Public Release:  'Mum! I'm hungry!' Hungry chicks have unique calls to their parents

BioMed Central

It can be hard to get noticed when you're a little chick in a big colony, but new research published in BioMed Central's open access journal BMC Ecology reveals that baby birds in need of a feed have individual ways of letting their parents know.

German and Swiss ornithologists studied the calls of chicks in a population of Jackson's golden-backed weaver birds on the shores of Lake Baringo in Kenya. Already knowing that parent birds can distinguish their own chicks from others by unique pattern changes in the frequency of their call, the researchers wondered how the parents could also tell if their own chick was hungry, and how hungry.

By temporarily removing chicks from their nests, the team set up cameras and microphones to record the chicks' behavior and begging calls. Lead researcher Hendrik Reers said, "Weaver bird chicks have two parts to their call; a "whistle-like" call followed by a "trill-like" call. In a non-hungry state, these parts of the call are slightly different from bird to bird,., and this allows the mother to identify their chicks. As the chicks get hungrier, as you might expect with any baby, the call gets louder and more energetic, but each bird still has a unique way of modifying their "normal" call to an "I'm hungry" call. These results imply that parents have to be familiar with their chicks' begging calls in order to estimate their hunger precisely."

The group found that the weaver bird chicks changed the length, pitch and amplitude of their begging calls, adding extra trills and shortening whistles. In fact, the hungrier a chick got, the more unique the call became. It seems that if you're a baby bird singing for your supper, the best way to make sure you get fed is to sing a different tune from everyone else!

###

Media Contact
Matt McKay
Head of Public Relations, BioMed Central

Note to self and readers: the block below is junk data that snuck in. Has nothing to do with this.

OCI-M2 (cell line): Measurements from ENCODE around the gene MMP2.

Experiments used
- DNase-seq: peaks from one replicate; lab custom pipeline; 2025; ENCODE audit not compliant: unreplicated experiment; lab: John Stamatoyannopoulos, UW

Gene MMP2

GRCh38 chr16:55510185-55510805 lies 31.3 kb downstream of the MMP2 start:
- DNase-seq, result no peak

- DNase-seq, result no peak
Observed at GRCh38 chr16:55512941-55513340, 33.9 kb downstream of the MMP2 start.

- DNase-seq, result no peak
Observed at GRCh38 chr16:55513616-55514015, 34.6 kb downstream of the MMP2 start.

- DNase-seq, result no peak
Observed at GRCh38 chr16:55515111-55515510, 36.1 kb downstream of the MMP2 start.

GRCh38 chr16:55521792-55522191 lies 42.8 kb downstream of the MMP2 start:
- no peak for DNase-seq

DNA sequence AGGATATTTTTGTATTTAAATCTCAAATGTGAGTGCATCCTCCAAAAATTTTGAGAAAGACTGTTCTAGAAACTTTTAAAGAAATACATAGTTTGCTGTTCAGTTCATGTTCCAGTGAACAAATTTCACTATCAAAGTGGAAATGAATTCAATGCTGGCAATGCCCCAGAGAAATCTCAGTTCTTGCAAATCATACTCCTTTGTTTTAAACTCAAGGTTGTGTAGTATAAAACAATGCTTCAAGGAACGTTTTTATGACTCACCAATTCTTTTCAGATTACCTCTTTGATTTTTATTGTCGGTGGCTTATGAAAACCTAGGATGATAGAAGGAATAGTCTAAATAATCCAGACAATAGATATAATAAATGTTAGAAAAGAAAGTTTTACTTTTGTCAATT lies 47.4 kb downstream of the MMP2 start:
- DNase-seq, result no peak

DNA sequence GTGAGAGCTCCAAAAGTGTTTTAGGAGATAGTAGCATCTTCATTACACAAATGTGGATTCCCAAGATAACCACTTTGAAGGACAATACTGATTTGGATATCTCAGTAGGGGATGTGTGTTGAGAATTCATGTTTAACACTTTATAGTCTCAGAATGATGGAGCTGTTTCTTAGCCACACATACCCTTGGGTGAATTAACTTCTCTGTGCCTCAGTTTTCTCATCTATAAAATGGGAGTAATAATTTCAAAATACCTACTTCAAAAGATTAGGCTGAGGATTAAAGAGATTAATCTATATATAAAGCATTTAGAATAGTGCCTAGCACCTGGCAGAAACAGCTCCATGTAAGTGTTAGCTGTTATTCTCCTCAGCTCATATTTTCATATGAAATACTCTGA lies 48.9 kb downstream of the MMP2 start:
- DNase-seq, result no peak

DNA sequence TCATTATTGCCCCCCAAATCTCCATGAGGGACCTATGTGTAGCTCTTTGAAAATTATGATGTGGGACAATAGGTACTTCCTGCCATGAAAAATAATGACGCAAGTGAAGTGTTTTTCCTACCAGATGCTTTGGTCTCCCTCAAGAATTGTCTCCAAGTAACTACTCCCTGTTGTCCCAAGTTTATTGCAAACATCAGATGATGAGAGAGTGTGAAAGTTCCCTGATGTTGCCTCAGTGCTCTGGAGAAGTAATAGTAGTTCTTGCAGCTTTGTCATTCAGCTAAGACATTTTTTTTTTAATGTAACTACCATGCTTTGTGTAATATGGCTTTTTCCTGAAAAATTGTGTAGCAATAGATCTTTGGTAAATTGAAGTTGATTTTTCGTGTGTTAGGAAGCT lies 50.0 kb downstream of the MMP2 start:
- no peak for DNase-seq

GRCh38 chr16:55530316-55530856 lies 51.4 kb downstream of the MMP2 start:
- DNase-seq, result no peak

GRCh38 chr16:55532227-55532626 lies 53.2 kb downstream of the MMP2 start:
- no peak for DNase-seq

Tel: +44 (0) 20 3192 2216
Mob: +44 (0) 7825 257423
Email: matthew.mckay@biomedcentral.com

Notes to Editors

1. The effect of hunger on the acoustic individuality in begging calls of a colonially breeding weaver bird
Hendrik Reers and Alain Jacot
BMC Ecology (in press)

Please name the journal in any story you write. If you are writing for the web, please link to the article. All articles are available free of charge, according to BioMed Central's open access policy.

Article citation and URL available on request at press@biomedcentral.com on the day of publication.

2. BMC Ecology is an open access journal publishing original peer-reviewed research articles in environmental, behavioral and population ecology as well as biodiversity of plants, animals, and microbes.

3. BioMed Central (http://www.biomedcentral.com/) is an STM (Science, Technology and Medicine) publisher which has pioneered the open access publishing model. All peer-reviewed research articles published by BioMed Central are made immediately and freely accessible online, and are licensed to allow redistribution and reuse. BioMed Central is part of Springer Science+Business Media, a leading global publisher in the STM sector.

Disclaimer: AAAS and EurekAlert! are not responsible for the accuracy of news releases posted to EurekAlert! by contributing institutions or for the use of any information through the EurekAlert system.